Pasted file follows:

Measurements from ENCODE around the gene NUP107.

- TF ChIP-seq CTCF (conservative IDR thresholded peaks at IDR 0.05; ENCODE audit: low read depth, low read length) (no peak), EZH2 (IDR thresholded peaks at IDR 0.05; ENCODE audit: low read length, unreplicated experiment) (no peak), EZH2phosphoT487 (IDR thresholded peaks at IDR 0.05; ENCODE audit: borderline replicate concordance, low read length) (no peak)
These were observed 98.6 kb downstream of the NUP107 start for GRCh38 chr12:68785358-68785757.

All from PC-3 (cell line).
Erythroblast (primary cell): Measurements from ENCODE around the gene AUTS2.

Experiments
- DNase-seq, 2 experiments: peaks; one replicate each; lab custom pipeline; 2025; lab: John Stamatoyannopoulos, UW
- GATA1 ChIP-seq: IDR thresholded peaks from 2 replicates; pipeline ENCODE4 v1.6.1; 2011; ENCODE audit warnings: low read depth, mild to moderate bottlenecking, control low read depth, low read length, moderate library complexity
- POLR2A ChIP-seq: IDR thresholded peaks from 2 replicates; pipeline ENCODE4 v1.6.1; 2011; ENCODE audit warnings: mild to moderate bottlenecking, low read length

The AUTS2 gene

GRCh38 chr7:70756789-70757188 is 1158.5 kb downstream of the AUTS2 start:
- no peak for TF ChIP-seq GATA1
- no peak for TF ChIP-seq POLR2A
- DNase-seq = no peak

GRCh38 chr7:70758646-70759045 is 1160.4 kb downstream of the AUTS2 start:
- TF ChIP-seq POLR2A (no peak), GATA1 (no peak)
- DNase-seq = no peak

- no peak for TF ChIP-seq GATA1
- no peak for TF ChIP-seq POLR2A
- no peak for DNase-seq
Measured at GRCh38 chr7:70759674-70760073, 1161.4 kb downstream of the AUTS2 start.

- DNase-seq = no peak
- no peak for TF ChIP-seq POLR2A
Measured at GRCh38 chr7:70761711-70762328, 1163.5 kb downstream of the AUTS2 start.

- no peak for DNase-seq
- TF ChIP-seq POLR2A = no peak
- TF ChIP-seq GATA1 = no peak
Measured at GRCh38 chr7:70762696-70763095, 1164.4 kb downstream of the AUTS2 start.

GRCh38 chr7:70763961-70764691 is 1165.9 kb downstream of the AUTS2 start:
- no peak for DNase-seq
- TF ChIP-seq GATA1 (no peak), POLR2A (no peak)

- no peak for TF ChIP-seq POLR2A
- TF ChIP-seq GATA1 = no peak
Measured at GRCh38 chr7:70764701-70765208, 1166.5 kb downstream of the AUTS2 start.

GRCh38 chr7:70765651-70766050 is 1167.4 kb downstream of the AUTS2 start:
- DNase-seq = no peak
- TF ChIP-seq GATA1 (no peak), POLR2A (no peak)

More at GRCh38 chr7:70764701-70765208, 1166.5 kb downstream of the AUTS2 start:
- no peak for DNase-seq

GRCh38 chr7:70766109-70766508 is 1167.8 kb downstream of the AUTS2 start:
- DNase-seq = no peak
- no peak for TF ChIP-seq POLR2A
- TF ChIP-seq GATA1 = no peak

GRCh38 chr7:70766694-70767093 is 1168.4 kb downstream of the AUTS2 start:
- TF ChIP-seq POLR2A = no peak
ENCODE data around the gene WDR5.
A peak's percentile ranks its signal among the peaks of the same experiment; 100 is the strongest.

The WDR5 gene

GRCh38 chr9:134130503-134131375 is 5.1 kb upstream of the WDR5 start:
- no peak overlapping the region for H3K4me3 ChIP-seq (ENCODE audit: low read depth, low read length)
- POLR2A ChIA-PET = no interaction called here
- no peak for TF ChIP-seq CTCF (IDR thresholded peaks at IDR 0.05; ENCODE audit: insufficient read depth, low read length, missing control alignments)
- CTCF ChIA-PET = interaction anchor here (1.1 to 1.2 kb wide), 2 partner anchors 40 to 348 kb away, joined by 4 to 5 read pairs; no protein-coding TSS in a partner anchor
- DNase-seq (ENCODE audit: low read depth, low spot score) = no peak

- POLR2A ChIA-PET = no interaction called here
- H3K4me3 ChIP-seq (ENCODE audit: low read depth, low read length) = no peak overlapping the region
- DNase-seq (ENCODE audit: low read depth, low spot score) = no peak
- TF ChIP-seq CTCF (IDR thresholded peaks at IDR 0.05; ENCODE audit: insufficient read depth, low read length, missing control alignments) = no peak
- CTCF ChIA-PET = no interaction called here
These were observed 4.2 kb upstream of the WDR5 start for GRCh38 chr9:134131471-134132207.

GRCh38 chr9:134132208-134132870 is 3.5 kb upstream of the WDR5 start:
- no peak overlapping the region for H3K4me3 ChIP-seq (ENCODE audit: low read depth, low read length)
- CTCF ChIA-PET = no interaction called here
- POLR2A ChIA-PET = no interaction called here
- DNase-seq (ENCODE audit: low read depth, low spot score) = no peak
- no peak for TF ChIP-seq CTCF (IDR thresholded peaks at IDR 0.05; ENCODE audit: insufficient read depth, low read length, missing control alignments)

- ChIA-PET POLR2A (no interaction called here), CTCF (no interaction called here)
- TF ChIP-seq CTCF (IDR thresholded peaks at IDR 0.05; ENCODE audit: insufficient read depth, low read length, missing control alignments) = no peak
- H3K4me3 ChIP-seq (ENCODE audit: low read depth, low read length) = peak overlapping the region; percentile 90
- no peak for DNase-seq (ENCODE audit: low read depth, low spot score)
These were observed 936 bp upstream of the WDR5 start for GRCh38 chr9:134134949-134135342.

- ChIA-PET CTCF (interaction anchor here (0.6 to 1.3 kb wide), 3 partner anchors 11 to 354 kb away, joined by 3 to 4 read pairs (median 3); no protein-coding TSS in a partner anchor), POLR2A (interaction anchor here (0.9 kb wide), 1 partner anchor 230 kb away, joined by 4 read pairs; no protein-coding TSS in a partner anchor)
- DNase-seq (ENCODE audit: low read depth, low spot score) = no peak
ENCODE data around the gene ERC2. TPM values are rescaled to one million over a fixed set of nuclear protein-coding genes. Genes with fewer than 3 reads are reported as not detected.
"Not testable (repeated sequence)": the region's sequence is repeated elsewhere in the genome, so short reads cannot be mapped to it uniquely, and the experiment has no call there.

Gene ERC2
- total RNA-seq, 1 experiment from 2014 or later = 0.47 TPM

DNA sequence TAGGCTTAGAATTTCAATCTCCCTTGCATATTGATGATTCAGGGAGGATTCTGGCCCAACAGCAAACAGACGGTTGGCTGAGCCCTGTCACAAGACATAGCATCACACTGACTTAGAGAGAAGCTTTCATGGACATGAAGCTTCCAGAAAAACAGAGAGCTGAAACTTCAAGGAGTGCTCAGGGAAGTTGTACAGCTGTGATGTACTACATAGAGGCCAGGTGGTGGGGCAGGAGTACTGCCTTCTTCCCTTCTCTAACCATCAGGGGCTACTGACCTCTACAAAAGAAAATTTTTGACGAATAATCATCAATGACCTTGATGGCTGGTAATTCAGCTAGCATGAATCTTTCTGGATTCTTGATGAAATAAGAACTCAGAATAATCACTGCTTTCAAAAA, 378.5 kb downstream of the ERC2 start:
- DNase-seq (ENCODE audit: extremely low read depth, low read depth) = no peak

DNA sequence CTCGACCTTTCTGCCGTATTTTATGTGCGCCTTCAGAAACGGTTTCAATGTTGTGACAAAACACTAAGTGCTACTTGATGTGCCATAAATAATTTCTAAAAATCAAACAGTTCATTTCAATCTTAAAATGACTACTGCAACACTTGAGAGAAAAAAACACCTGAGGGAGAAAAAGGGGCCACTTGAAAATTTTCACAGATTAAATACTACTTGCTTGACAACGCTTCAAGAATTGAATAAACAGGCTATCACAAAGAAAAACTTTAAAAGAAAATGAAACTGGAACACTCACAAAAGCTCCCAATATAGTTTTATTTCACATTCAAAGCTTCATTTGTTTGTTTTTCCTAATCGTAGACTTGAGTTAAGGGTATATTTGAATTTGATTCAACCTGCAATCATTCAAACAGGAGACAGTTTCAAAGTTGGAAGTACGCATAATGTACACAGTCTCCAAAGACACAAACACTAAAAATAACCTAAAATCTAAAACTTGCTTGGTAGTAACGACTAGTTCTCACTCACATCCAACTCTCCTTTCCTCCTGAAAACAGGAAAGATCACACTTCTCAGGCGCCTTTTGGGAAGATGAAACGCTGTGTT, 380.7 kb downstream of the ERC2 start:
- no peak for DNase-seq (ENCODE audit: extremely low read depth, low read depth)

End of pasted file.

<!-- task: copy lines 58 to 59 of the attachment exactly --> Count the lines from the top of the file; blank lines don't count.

- TF ChIP-seq CTCF (IDR thresholded peaks at IDR 0.05; ENCODE audit: insufficient read depth, low read length, missing control alignments) = no peak
- CTCF ChIA-PET = no interaction called here